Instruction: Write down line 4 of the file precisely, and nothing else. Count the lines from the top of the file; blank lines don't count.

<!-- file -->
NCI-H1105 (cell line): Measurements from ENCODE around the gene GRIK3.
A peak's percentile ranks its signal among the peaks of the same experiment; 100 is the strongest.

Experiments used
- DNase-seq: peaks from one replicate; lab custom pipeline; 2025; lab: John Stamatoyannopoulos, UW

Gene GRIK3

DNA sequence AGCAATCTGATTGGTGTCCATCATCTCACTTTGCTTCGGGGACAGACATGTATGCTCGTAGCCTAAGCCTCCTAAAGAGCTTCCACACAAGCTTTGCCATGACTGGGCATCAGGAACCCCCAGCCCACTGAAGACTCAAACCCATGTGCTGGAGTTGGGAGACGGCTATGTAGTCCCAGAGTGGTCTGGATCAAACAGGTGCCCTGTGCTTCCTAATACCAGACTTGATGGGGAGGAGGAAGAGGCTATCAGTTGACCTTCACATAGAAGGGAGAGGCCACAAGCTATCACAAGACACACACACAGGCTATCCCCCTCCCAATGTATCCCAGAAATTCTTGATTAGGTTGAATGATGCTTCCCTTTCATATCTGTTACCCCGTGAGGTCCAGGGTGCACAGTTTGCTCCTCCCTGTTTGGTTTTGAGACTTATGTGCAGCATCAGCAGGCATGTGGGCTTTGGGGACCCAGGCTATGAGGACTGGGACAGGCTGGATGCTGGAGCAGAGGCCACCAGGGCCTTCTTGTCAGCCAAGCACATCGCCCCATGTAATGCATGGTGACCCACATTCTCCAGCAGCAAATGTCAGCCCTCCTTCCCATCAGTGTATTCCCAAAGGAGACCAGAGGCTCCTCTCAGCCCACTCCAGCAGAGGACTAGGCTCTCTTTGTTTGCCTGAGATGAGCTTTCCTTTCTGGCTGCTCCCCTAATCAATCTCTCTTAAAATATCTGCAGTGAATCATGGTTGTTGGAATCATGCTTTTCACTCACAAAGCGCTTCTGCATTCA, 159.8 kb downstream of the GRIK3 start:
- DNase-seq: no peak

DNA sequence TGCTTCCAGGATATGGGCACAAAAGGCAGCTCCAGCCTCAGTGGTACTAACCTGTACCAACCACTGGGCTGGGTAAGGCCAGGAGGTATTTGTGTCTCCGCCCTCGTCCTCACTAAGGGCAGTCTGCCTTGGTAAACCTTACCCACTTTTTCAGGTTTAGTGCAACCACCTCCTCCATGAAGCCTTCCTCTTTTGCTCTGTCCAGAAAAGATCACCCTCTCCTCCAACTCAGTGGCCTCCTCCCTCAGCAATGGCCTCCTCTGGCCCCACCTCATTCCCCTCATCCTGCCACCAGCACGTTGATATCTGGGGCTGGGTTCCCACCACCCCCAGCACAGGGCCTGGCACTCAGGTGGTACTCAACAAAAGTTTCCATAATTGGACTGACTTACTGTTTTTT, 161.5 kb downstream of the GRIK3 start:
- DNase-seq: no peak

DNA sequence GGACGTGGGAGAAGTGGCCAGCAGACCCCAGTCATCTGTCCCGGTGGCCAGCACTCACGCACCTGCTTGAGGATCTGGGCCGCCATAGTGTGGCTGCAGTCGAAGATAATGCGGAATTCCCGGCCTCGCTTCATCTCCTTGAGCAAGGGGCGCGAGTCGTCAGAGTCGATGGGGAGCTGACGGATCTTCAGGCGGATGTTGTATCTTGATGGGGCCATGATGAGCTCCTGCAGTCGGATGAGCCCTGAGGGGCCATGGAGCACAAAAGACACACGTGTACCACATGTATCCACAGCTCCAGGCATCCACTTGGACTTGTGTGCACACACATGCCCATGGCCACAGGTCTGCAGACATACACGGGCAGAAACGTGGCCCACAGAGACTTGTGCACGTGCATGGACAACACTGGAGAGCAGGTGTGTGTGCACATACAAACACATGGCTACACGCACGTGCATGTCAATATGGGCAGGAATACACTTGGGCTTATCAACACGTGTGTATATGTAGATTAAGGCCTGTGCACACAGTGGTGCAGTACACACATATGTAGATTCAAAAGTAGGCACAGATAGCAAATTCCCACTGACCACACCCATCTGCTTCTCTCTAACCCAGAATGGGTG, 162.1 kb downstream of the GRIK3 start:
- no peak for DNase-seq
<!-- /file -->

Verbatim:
- DNase-seq: peaks from one replicate; lab custom pipeline; 2025; lab: John Stamatoyannopoulos, UW